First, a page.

Los Angeles (CNN)Robert Durst, the multimillionaire subject of the HBO crime documentary “The Jinx,” is expected to take the witness stand in his defense Wednesday, his legal team told CNN, heaping more drama onto an already sensational murder trial.

Durst is charged with the first-degree murder of his close friend and confidante, Susan Berman, in 2000, at her Beverly Hills home, hours before she was set to talk to investigators about the mysterious disappearance of his first wife, Kathleen McCormack Durst, who was last seen in 1982.Durst has long denied killing Berman, and his lawyer has said that he panicked and ran after finding her body. He has pleaded not guilty.The trial began early last year but was suspended in March 2020 after just a few days due to the coronavirus pandemic. It finally resumed this May, and prosecutors rested their case on Tuesday after several months of testimony.Durst’s expected testimony is just the latest saga in an unusual life that reached mass audiences through “The Jinx” miniseries in 2015.Read MoreHe was arrested in New Orleans the night before the final episode of the show, making the finale must-see TV. And in its final moments, Durst went into the bathroom, apparently not realizing his microphone was still on, and made a series of comments that became infamous.”There it is. You’re caught,” he said in a series of seemingly unrelated sentences. “He was right. I was wrong.”Real estate tycoon Robert Durst admits writing note giving location of body, lawyer saysReal estate tycoon Robert Durst admits writing note giving location of body, lawyer saysReal estate tycoon Robert Durst admits writing note giving location of body, lawyer says“What the hell did I do? Killed them all, of course.”The comments came across to audiences as a stunning confession. However, transcripts of the audio recording in court revealed that the quotes were spliced and edited to be in a different order and context, The New York Times has reported.Durst’s health has deteriorated since then, and he looks and sounds frail in court. At 78, he is thin, bent-over and in a wheelchair and speaks in a whispery voice.Earlier this week, Los Angeles County Superior Court Judge Mark Windham rejected Durst’s lawyers’ latest bid to delay or end the trial because of his health issues. Durst has bladder cancer and has undergone multiple surgeries, including the insertion of a shunt in his head to relieve pressure on his brain.”I’m worried about his health,” his longtime attorney Dick DeGuerin said. “I’m worried about his ability to survive and his ability to understand complex questions, both direct and cross-examination.”What to expect from his testimonyRobert Durst faces trial for murder, againRobert Durst faces trial for murder, againRobert Durst faces trial for murder, againJUST WATCHEDRobert Durst faces trial for murder, againReplayMore Videos …MUST WATCH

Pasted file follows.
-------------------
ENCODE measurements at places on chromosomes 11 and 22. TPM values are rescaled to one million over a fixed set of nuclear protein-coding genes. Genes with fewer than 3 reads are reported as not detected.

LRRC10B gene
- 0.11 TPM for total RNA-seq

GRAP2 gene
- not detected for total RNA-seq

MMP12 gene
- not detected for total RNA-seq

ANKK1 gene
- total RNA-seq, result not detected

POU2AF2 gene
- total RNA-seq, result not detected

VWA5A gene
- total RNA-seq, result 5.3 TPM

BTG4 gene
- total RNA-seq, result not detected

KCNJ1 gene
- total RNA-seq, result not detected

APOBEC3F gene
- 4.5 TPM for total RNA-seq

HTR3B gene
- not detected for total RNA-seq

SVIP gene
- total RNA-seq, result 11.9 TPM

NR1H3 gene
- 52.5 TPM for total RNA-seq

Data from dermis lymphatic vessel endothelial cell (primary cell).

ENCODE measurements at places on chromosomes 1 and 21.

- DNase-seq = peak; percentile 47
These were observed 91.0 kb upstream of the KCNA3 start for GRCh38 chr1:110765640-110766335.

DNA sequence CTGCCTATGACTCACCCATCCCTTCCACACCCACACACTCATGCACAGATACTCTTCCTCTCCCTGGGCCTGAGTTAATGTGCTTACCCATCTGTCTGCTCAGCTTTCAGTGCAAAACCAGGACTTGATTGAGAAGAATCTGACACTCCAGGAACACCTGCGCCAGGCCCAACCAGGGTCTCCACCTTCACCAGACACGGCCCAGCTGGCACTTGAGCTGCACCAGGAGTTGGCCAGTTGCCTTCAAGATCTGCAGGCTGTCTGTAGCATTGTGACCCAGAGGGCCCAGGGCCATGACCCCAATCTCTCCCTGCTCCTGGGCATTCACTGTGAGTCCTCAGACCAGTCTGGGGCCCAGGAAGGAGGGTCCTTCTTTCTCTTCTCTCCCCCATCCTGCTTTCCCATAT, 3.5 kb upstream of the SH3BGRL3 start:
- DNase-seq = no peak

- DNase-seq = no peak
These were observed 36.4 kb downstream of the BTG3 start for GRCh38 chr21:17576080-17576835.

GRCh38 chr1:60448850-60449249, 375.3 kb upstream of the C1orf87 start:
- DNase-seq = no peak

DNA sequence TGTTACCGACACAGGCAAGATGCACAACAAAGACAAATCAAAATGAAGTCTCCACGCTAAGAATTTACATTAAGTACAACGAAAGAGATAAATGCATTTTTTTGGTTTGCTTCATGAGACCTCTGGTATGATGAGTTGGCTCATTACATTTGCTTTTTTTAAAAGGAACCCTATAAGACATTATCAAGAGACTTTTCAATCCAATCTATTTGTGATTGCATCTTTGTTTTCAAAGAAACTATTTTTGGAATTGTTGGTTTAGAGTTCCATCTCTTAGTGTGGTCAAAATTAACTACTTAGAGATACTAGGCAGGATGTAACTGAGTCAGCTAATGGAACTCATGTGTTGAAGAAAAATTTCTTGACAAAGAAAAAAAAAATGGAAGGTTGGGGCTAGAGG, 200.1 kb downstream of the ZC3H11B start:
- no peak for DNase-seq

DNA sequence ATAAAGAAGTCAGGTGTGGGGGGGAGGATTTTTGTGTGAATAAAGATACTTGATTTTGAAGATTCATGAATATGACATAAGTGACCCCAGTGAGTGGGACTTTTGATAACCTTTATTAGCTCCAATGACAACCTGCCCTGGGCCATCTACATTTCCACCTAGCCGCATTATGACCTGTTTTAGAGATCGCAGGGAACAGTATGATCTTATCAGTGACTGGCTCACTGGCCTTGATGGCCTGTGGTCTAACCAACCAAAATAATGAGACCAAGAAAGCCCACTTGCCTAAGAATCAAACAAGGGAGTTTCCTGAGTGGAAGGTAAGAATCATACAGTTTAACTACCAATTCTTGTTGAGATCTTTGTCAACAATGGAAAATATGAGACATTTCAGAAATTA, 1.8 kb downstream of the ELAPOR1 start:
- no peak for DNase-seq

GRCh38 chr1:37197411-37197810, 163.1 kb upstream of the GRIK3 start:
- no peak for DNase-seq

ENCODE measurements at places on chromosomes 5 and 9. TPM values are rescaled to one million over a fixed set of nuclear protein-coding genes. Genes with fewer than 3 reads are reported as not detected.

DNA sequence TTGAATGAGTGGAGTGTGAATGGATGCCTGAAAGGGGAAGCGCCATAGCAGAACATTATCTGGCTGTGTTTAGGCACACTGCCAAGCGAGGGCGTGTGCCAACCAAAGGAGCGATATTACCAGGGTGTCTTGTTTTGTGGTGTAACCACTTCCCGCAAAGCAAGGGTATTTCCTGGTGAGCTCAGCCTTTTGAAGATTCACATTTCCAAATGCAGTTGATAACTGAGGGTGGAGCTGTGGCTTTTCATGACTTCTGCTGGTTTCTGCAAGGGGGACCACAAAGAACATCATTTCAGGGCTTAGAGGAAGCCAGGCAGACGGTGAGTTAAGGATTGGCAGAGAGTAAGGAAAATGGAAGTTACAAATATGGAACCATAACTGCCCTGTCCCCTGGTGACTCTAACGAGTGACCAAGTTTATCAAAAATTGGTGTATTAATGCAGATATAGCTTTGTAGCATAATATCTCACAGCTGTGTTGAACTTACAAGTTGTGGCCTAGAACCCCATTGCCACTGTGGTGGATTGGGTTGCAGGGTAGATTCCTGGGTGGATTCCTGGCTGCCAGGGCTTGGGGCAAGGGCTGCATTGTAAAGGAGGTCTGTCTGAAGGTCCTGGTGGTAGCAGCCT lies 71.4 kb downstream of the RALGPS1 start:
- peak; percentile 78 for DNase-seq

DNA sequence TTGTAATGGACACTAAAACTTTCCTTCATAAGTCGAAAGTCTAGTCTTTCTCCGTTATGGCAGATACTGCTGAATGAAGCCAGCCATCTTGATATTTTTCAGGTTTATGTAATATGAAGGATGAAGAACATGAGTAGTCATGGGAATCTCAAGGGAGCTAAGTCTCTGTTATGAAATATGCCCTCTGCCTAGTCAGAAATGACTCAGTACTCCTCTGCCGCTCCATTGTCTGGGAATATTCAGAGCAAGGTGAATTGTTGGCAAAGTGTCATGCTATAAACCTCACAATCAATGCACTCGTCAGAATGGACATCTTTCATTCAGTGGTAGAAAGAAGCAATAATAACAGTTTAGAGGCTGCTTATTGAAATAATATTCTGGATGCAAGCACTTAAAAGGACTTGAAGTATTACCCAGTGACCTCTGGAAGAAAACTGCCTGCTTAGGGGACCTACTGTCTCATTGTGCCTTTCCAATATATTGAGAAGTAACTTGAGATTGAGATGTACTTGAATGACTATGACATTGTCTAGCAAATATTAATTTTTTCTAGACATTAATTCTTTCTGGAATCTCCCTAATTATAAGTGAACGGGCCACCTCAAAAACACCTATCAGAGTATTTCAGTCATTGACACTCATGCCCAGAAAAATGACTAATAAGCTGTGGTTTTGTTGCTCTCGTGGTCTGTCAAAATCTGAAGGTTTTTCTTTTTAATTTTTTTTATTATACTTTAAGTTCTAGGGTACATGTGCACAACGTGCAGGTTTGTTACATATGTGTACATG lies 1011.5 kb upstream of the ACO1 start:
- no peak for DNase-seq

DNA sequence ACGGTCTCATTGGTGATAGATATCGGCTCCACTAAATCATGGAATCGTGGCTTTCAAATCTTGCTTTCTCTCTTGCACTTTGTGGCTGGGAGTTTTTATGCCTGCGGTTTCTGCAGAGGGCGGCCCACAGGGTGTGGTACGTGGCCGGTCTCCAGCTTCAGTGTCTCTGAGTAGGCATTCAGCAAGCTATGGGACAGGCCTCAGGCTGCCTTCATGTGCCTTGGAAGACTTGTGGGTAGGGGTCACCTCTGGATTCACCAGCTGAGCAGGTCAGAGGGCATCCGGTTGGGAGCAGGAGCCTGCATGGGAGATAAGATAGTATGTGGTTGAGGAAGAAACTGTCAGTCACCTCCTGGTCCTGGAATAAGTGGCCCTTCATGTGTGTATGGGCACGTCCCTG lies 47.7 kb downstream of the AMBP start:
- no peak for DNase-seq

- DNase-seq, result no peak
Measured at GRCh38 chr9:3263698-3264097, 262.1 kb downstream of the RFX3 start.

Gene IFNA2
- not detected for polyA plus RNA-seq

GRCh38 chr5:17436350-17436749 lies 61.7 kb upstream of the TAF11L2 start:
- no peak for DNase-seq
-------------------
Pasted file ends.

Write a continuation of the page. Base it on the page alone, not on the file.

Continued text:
Robert Durst faces trial for murder, again 01:26Testifying in one’s own defense is uncommon for murder defendants, but the tactic worked for Durst in a previous murder trial.In 2003, an animated Durst testified he had fatally shot a neighbor, Morris Black, in self-defense and admitted he cut up his body with surgical precision and dumped it in Galveston Bay. He said he did so in a panic, while prosecutors said he wanted to steal the man’s identity and escape the investigation of his wife’s disappearance.The Texas murder trial revealed more about Durst’s often eccentric behavior, including how he posed as a mute woman as he hid out in Galveston.The jury in Texas accepted Durst’s self-defense assertion, acquitting him of murder.Durst’s testimony is expected to last several days, and legal analysts caution that he needs to be careful with his words.His “testimony could open the door to all types of prior bad conduct that he could be questioned about,” said CNN legal analyst Joey Jackson. “If the jury thinks he’s lying, being evasive or if he’s unsympathetic, a conviction is assured.”The medical issues could also come into play.”There is a still a slight chance of raising the sympathy of someone on the jury,” said Loyola Law School Professor Stan Goldman. But Jackson believes Durst needs to be careful about how jurors perceive his medical issues. “If he testifies and feigns sickness or incapacity, the jury will see right through it,” Jackson quipped.Also, Judge Windham could still delay the trial due to Durst’s poor health, Goldman said.”That’s if the judge changes his mind and determines Durst’s condition makes him unfit to testify at this time or in the foreseeable future,” Goldman said.How we got hereNew York real estate heir Robert Durst listens to opening statements in his murder trial on March 4, 2020, in Los Angeles.New York real estate heir Robert Durst listens to opening statements in his murder trial on March 4, 2020, in Los Angeles. Photos: In pictures: Real estate heir Robert DurstNew York real estate heir Robert Durst listens to opening statements in his murder trial on March 4, 2020, in Los Angeles.Hide Caption 1 of 18Defense attorneys Dick DeGuerin, right, and David Z. Chesnoff adjust Robert Durst's wheelchair as attorneys begin opening statements in his murder trial at Inglewood Courthouse on May 18, 2021.Defense attorneys Dick DeGuerin, right, and David Z. Chesnoff adjust Robert Durst's wheelchair as attorneys begin opening statements in his murder trial at Inglewood Courthouse on May 18, 2021. Photos: In pictures: Real estate heir Robert DurstDefense attorneys Dick DeGuerin, right, and David Z. Chesnoff adjust Robert Durst’s wheelchair as attorneys begin opening statements in his murder trial at Inglewood Courthouse on May 18, 2021.Hide Caption 2 of 18Attorney Dick DeGuerin waves his hat to end a media briefing outside the courthouse following a preliminary hearing for Durst in Los Angeles on December 21, 2016.  Attorney Dick DeGuerin waves his hat to end a media briefing outside the courthouse following a preliminary hearing for Durst in Los Angeles on December 21, 2016.  Photos: In pictures: Real estate heir Robert DurstAttorney Dick DeGuerin waves his hat to end a media briefing outside the courthouse following a preliminary hearing for Durst in Los Angeles on December 21, 2016. Hide Caption 3 of 18Durst arrives in a wheelchair for his arraignment on capital murder charges related to the death of Susan Berman, on November 7, 2016, in Los Angeles.Durst arrives in a wheelchair for his arraignment on capital murder charges related to the death of Susan Berman, on November 7, 2016, in Los Angeles. Photos: In pictures: Real estate heir Robert DurstDurst arrives in a wheelchair for his arraignment on capital murder charges related to the death of Susan Berman, on November 7, 2016, in Los Angeles.Hide Caption 4 of 18Durst is accused of killing Berman inside this Beverly Hills home in 2000. Durst is accused of killing Berman inside this Beverly Hills home in 2000. Photos: In pictures: Real estate heir Robert DurstDurst is accused of killing Berman inside this Beverly Hills home in 2000. Hide Caption 5 of 18Berman and Durst are pictured together in the 1990s. For years, speculation has swirled about who could be responsible for Berman's death.Berman and Durst are pictured together in the 1990s. For years, speculation has swirled about who could be responsible for Berman's death. Photos: In pictures: Real estate heir Robert DurstBerman and Durst are pictured together in the 1990s. For years, speculation has swirled about who could be responsible for Berman’s death.Hide Caption 6 of 18Durst is transported from Orleans Parish Criminal District Court to the Orleans Parish Prison after his arraignment in New Orleans on Tuesday, March 17, 2015. Durst faced felony firearm and drug charges in New Orleans, and was charged with first-degree murder in Los Angeles. Durst is transported from Orleans Parish Criminal District Court to the Orleans Parish Prison after his arraignment in New Orleans on Tuesday, March 17, 2015. Durst faced felony firearm and drug charges in New Orleans, and was charged with first-degree murder in Los Angeles. Photos: In pictures: Real estate heir Robert DurstDurst is transported from Orleans Parish Criminal District Court to the Orleans Parish Prison after his arraignment in New Orleans on Tuesday, March 17, 2015. Durst faced felony firearm and drug charges in New Orleans, and was charged with first-degree murder in Los Angeles. Hide Caption 7 of 18Durst leaves for a lunch break after appearing in a criminal courtroom for his trial on charges of trespassing on property owned by his estranged family, in New York, on December 10, 2014.Durst leaves for a lunch break after appearing in a criminal courtroom for his trial on charges of trespassing on property owned by his estranged family, in New York, on December 10, 2014. Photos: In pictures: Real estate heir Robert DurstDurst leaves for a lunch break after appearing in a criminal courtroom for his trial on charges of trespassing on property owned by his estranged family, in New York, on December 10, 2014.Hide Caption 8 of 18Durst is escorted into the courtroom for a parole revocation hearing held by the Texas Board of Pardons and Paroles on January 13, 2006, in Houston.Durst is escorted into the courtroom for a parole revocation hearing held by the Texas Board of Pardons and Paroles on January 13, 2006, in Houston. Photos: In pictures: Real estate heir Robert DurstDurst is escorted into the courtroom for a parole revocation hearing held by the Texas Board of Pardons and Paroles on January 13, 2006, in Houston.Hide Caption 9 of 18Durst is featured on the front page of the New York Daily News on November 12, 2003. At the trial, Durst testified he hid out in Galveston, Texas, and posed as a mute woman because he was afraid as he faced increasing scrutiny, Court TV reported.Durst is featured on the front page of the New York Daily News on November 12, 2003. At the trial, Durst testified he hid out in Galveston, Texas, and posed as a mute woman because he was afraid as he faced increasing scrutiny, Court TV reported. Photos: In pictures: Real estate heir Robert DurstDurst is featured on the front page of the New York Daily News on November 12, 2003. At the trial, Durst testified he hid out in Galveston, Texas, and posed as a mute woman because he was afraid as he faced increasing scrutiny, Court TV reported.Hide Caption 10 of 18Durst appears in a Galveston courtroom for an unrelated case in 2003. Durst admitted then that he had killed and dismembered Morris Black, a neighbor in Galveston, but he argued he'd shot Black in self-defense during a struggle. A jury found Durst not guilty, but he remained in jail for a time because of a bail jumping charge. Durst appears in a Galveston courtroom for an unrelated case in 2003. Durst admitted then that he had killed and dismembered Morris Black, a neighbor in Galveston, but he argued he'd shot Black in self-defense during a struggle. A jury found Durst not guilty, but he remained in jail for a time because of a bail jumping charge. Photos: In pictures: Real estate heir Robert DurstDurst appears in a Galveston courtroom for an unrelated case in 2003. Durst admitted then that he had killed and dismembered Morris Black, a neighbor in Galveston, but he argued he’d shot Black in self-defense during a struggle. A jury found Durst not guilty, but he remained in jail for a time because of a bail jumping charge. Hide Caption 11 of 18Private detectives comb a portion of Galveston Bay in search of Morris Black's remains in February 2002.Private detectives comb a portion of Galveston Bay in search of Morris Black's remains in February 2002. Photos: In pictures: Real estate heir Robert DurstPrivate detectives comb a portion of Galveston Bay in search of Morris Black’s remains in February 2002.Hide Caption 12 of 18Durst is escorted from Northampton County Courthouse in Easton, Pennsylvania, in 2002.Durst is escorted from Northampton County Courthouse in Easton, Pennsylvania, in 2002. Photos: In pictures: Real estate heir Robert DurstDurst is escorted from Northampton County Courthouse in Easton, Pennsylvania, in 2002.Hide Caption 13 of 18Durst is seen in his police booking photo in November 2001, after he jumped bail and was arrested in Pennsylvania. Durst was arrested for shoplifting a sandwich even though he had hundreds of dollars in his pocket.Durst is seen in his police booking photo in November 2001, after he jumped bail and was arrested in Pennsylvania. Durst was arrested for shoplifting a sandwich even though he had hundreds of dollars in his pocket. Photos: In pictures: Real estate heir Robert DurstDurst is seen in his police booking photo in November 2001, after he jumped bail and was arrested in Pennsylvania. Durst was arrested for shoplifting a sandwich even though he had hundreds of dollars in his pocket.Hide Caption 14 of 18Durst, center, is escorted by Northampton County deputy sheriffs Dave Falco, rear left, and Keith Border, center rear, to a Northampton County courtroom before a hearing advising Durst of his rights under extradition laws in December 2001.Durst, center, is escorted by Northampton County deputy sheriffs Dave Falco, rear left, and Keith Border, center rear, to a Northampton County courtroom before a hearing advising Durst of his rights under extradition laws in December 2001. Photos: In pictures: Real estate heir Robert DurstDurst, center, is escorted by Northampton County deputy sheriffs Dave Falco, rear left, and Keith Border, center rear, to a Northampton County courtroom before a hearing advising Durst of his rights under extradition laws in December 2001.Hide Caption 15 of 18Durst, seen here in February 1991, is an heir to a fortune from his family's New York real estate investments. The Durst Organization was founded by his grandfather and is now run by his brother and cousin. After a civil lawsuit in 2006, Robert Durst cut ties with his family and 10 Manhattan skyscrapers in return for a $65 million settlement, The New York Times reported.Durst, seen here in February 1991, is an heir to a fortune from his family's New York real estate investments. The Durst Organization was founded by his grandfather and is now run by his brother and cousin. After a civil lawsuit in 2006, Robert Durst cut ties with his family and 10 Manhattan skyscrapers in return for a $65 million settlement, The New York Times reported. Photos: In pictures: Real estate heir Robert DurstDurst, seen here in February 1991, is an heir to a fortune from his family’s New York real estate investments. The Durst Organization was founded by his grandfather and is now run by his brother and cousin. After a civil lawsuit in 2006, Robert Durst cut ties with his family and 10 Manhattan skyscrapers in return for a $65 million settlement, The New York Times reported.Hide Caption 16 of 18The front page of the New York Daily News on February 9, 1982, features the disappearance of Durst's wife, Kathie. No one has been charged in her disappearance. Durst has said the last time he saw her was when he dropped her off at a train station in Westchester, New York, so she could head back to medical school in the city.The front page of the New York Daily News on February 9, 1982, features the disappearance of Durst's wife, Kathie. No one has been charged in her disappearance. Durst has said the last time he saw her was when he dropped her off at a train station in Westchester, New York, so she could head back to medical school in the city. Photos: In pictures: Real estate heir Robert DurstThe front page of the New York Daily News on February 9, 1982, features the disappearance of Durst’s wife, Kathie. No one has been charged in her disappearance. Durst has said the last time he saw her was when he dropped her off at a train station in Westchester, New York, so she could head back to medical school in the city.Hide Caption 17 of 18An undated photo shows Kathie and Robert Durst. Her family has said Robert Durst is to blame for her disappearance, and they hailed his March 2015 arrest for Berman's death as a sign they could be close to getting answers. "The dominoes of justice are now starting to fall," Jim McCormack, her brother, said at the time. "Through our faith, hope and prayers the last domino will bring closure and justice for Kathie."An undated photo shows Kathie and Robert Durst. Her family has said Robert Durst is to blame for her disappearance, and they hailed his March 2015 arrest for Berman's death as a sign they could be close to getting answers. "The dominoes of justice are now starting to fall," Jim McCormack, her brother, said at the time. "Through our faith, hope and prayers the last domino will bring closure and justice for Kathie." Photos: In pictures: Real estate heir Robert DurstAn undated photo shows Kathie and Robert Durst. Her family has said Robert Durst is to blame for her disappearance, and they hailed his March 2015 arrest for Berman’s death as a sign they could be close to getting answers. “The dominoes of justice are now starting to fall,” Jim McCormack, her brother, said at the time. “Through our faith, hope and prayers the last domino will bring closure and justice for Kathie.”Hide Caption 18 of 1801b Robert Durst02 Robert Durst03 Robert Durst04 Robert Durst05 Robert Durst RESTRICTED15 Robert Durst06 Robert Durst07 Robert Durst08 Robert Durst09 Robert Durst RESTRICTED10 Robert Durst11 Robert Durst RESTRICTED12 Robert Durst RESTRICTED13 Robert Durst RESTRICTED14 Robert Durst16 Robert Durst RESTRICTED17 Robert Durst RESTRICTED18 Robert DurstProsecutors allege that Durst shot Berman in the head from behind to stop her from incriminating him in the disappearance of this first wife, Kathleen, in 1982. They say Durst confided to Berman that he had killed Kathleen, and that she helped him cover his tracks.Durst will likely be cross-examined by Los Angeles Deputy District Attorney John Lewin, who has relentlessly pursued Durst for Berman’s murder.Lewin and Durst squared off in a New Orleans jail cell in 2015 after Durst agreed to an interview that would last three hours, without his lawyers present, making potentially damaging claims and lamenting his many physical ailments.”My life expectancy is about five years,” the eccentric millionaire said in the 2015 interview.There is little physical evidence in Berman’s nearly 20-year-old unsolved death. There are no eyewitnesses and no murder weapon.One key piece of evidence is the so-called “cadaver” note, a cryptic letter sent to police with Berman’s address and the word “cadaver” in caps that led detectives to her body.In the HBO documentary “The Jinx,” Durst said the letter could have been sent only by Berman’s killer. Defense lawyers previously denied Durst wrote the note, and they tried to exclude from trial handwriting evidence about it.But in a court filing late last year, lawyers for the real estate mogul reversed course and acknowledged that Durst penned the anonymous note. “This does not change the fact that Bob Durst did not kill Susan Berman,” DeGuerin said at the time.Also in the documentary, filmmakers confronted Durst with another letter he once mailed Berman, with nearly identical handwriting to the “cadaver” note. In both, Beverly Hills was misspelled as “BEVERLEY.”Lewin, in the interview with Durst, asked him, “Why would you think the killer would have left a note?””I’m gonna stay away from that,” Durst replied.